6:35 Let's copy this over so I can not have to type too much. And I'll just put it right here. Again we say def. Now we take the two parameters, input here.
6:46 And just for the sake of time, let me just drop in some code real quick here. And I'll just make that a number.
6:52 So we say if the guess is equal to the number, that's it. I was thinking of the number. If it's too low, too low, too high, and so on.
6:59 And then we're going to return True or False. Is this equal to the number? And by the way I have this type of font
7:05 installed on my system that will convert things like double equals to have, basically look like one long equals.
7:12 And if you say not, like if I say not equals and I put that together, it slashes through it or less than, oops, take that away, less than or equal
7:20 to and so on. So you might see some funky characters. Anyway, it's just that font there. So it just means two equals, right? Nothing funny about that.
7:31 Okay, so this is our evaluate guess. I think our program should run. We've imported our random library. We've called a function on it, got the number
7:40 doing our guesses. Yeah, let's try it. What number am I thinking of? I'm thinking of 50. That's too high. Oh, 25, 15. Jeez it's low.
7:54 10, 5, yes. It was 5. You got 5 in 5 attempts. Thanks for playing, bye. That's a pretty good little program, huh? Not too bad.
8:04 And let me take, let's just account for the fact there are two comment lines there and I think that that's it.
8:13 Right, so what do we have in C# for this? We had 86 lines. Kind of the empty line. In Python, 63. That's 23 fewer lines.
8:28 Format this? No, everything's formatted correctly with the right spacing line separation, all that. Alright, so here is that game.
8:35 Actually, remember, take this two out as well. Super, super-simple, really nice. The way we do arguments is we just pass them in like
8:43 it's almost exactly like C#. Same here, you just don't define the types. There's actually a lot of flexibility when we get to that in the next section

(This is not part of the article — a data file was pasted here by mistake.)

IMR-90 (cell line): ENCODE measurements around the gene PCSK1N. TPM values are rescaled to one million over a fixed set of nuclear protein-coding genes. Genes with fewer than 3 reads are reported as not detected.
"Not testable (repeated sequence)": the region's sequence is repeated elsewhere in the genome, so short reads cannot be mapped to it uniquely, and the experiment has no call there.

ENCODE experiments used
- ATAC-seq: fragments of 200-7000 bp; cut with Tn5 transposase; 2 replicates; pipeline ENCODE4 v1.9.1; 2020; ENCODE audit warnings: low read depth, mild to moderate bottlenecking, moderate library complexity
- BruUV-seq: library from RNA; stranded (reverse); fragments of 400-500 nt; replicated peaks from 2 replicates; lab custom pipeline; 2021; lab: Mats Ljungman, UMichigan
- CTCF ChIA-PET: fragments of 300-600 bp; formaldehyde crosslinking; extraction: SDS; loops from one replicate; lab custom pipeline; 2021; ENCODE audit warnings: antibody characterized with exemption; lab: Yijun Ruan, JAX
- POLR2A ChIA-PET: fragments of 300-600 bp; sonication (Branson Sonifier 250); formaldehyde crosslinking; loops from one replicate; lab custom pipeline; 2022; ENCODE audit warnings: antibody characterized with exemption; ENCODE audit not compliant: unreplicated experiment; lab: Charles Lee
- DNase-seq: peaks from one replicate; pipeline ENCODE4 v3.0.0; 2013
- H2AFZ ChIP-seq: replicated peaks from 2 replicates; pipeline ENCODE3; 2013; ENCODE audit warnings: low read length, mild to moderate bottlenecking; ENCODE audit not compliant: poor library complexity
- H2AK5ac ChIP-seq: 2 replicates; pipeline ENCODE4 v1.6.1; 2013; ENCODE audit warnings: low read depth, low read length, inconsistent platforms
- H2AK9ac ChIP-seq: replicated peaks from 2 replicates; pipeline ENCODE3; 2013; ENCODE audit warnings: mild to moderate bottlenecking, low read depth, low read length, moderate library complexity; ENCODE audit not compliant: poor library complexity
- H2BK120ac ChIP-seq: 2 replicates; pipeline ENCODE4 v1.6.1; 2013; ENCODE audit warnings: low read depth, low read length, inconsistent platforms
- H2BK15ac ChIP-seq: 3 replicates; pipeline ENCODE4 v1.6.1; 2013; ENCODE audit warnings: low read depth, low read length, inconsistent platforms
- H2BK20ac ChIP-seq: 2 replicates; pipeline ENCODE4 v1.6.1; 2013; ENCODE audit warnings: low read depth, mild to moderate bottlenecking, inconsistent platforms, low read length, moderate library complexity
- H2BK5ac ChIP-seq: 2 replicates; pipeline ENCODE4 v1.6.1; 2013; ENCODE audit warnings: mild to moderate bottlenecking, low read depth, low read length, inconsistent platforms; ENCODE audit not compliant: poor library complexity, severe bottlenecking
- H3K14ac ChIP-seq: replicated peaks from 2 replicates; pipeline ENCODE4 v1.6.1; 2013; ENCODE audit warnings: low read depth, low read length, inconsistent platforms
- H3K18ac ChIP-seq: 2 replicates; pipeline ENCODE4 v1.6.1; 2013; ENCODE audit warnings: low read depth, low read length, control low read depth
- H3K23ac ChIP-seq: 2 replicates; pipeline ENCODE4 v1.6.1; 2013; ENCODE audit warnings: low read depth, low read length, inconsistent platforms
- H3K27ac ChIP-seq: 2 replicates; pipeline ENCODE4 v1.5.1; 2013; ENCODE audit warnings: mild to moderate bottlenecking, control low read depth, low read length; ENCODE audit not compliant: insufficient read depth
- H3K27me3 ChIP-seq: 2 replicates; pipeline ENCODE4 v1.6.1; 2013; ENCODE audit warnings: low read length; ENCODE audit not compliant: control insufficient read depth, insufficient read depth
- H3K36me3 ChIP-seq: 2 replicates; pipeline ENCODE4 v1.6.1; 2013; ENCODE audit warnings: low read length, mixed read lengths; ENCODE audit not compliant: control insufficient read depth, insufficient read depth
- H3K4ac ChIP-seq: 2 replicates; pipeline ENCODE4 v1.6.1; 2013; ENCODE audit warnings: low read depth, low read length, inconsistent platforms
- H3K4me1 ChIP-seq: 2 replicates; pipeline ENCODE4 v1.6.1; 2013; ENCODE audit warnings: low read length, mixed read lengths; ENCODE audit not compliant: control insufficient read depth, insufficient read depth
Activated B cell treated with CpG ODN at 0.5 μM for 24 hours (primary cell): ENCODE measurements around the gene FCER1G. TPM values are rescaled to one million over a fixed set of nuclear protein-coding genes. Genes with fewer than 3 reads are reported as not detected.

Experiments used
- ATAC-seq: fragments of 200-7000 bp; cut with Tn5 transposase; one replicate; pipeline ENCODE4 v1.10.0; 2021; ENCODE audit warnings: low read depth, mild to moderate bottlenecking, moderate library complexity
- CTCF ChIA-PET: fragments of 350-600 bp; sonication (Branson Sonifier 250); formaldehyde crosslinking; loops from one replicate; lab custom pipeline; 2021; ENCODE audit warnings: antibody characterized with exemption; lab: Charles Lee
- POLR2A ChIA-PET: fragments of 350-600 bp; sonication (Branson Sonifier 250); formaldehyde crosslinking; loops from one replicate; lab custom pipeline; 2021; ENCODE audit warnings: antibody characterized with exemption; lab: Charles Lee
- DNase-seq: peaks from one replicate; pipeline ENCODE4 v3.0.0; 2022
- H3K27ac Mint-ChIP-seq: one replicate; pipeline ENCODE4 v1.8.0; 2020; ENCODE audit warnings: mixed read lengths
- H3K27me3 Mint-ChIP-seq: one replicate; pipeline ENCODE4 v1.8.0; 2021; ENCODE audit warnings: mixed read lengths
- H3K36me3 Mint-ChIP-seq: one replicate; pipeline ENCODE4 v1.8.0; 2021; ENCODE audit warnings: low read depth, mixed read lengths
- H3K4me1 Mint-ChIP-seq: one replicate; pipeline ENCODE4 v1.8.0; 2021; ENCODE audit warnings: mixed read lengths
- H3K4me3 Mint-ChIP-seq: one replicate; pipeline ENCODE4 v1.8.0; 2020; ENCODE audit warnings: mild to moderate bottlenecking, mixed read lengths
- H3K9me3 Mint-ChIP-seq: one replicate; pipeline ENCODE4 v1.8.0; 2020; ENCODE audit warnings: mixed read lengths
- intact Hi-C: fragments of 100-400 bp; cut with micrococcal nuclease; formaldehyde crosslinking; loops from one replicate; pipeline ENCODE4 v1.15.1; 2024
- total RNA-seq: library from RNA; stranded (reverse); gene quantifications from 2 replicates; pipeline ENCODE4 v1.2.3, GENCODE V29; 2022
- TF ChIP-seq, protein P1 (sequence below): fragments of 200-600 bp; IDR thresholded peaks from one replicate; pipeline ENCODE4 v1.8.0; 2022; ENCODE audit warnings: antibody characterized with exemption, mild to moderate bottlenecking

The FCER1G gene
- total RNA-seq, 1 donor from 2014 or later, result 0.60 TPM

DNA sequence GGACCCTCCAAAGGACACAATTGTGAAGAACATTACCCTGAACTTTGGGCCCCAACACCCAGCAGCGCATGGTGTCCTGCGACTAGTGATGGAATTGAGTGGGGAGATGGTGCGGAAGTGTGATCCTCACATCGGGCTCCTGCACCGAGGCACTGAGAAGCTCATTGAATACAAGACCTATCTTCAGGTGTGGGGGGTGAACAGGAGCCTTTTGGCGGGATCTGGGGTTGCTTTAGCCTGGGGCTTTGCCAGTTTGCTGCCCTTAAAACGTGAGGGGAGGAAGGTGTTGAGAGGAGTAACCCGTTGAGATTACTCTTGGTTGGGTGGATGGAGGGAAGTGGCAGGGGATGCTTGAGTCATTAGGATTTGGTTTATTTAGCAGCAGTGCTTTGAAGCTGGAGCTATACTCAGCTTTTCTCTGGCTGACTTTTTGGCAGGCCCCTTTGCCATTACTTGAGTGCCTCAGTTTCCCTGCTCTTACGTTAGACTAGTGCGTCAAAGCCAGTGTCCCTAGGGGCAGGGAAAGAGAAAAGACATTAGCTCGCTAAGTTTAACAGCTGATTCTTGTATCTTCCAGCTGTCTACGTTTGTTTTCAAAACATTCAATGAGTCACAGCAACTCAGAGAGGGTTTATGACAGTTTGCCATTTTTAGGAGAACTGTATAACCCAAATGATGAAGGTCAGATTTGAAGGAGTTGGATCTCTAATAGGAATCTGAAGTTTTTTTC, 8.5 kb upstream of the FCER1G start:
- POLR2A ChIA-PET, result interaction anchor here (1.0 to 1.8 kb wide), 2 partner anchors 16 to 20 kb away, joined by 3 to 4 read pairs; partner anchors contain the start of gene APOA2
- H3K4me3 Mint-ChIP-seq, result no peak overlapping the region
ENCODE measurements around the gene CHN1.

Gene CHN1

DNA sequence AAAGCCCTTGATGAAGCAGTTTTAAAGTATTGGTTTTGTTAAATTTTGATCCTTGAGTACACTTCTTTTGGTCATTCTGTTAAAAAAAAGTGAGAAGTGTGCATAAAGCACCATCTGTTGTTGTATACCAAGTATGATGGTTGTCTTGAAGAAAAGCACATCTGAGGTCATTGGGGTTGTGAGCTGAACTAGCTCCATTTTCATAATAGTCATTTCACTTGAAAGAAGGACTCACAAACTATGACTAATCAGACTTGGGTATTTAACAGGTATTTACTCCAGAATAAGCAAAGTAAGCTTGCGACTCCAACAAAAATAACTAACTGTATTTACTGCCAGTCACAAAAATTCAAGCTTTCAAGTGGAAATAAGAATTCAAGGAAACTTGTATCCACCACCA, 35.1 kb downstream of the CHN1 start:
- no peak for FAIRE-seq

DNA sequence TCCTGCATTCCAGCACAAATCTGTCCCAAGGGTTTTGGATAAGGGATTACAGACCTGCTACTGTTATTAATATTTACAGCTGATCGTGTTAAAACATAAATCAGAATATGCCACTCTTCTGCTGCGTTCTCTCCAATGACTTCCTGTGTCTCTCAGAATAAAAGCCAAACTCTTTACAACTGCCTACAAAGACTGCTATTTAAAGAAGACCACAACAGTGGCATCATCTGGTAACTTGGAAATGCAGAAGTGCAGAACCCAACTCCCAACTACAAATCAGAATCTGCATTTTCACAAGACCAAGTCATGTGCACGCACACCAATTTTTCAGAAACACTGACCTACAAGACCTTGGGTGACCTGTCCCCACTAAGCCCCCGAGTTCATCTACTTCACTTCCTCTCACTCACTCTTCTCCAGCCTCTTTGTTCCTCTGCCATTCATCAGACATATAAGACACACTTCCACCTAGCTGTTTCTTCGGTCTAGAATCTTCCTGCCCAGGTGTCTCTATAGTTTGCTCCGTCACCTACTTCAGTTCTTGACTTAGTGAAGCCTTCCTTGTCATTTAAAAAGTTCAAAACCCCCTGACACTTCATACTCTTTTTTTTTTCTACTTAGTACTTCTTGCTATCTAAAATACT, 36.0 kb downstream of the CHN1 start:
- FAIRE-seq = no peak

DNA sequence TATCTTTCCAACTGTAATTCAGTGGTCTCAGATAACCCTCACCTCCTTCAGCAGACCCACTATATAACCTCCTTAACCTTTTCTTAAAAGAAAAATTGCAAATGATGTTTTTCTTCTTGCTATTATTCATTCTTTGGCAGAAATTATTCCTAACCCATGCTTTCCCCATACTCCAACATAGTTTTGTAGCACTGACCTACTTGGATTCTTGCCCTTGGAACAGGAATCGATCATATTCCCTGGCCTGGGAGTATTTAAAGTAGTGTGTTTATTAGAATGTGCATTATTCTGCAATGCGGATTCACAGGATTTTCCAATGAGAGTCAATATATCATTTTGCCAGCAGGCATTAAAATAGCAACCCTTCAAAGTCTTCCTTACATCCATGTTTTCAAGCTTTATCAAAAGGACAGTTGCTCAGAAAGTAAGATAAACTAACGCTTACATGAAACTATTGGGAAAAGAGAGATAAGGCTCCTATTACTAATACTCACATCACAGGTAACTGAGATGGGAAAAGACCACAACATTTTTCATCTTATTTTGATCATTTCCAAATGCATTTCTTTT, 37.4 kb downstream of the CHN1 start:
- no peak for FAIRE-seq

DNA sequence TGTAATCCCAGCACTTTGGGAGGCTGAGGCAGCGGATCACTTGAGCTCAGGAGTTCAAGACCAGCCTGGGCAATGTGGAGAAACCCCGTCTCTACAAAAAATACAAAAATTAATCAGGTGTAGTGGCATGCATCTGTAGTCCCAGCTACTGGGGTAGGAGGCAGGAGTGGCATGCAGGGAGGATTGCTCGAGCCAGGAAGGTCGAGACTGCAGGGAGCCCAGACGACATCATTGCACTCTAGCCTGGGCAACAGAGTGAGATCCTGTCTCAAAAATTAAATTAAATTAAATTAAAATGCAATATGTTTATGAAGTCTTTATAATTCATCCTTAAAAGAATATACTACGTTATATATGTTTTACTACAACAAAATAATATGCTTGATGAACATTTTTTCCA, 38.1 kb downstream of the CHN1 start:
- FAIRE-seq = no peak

8:52 the very next section. But if you don't care about specifying the types or default values or stuff like that, you just say the parameters here.
8:58 The other thing is you never specify the return type, right? In C# you always have like string or void or list of task of I don't know, int, right?
9:10 Something like that. We don't put any of that. And the reason is one, we don't say the typing necessarily. It's sort of optional these days in Python.
9:21 But the other is every function has a return type. What does this return? Well, this returns a boolean because that's what we're returning.
9:30 But what's less obvious, this one also returns something. This is, there's an implicit return None. If you don't specify a return type for a function
9:42 its return type or the, actually the return value, is None. Every function has a return type. There is no concept of a void function.
9:53 It just happens to be they return None or null when they don't specify anything. All right, so these are the basics
10:00 of passing arguments into, calling, and getting the return values of functions. It's actually super, super-similar to C#
10:07 with the exception of this implicit return type.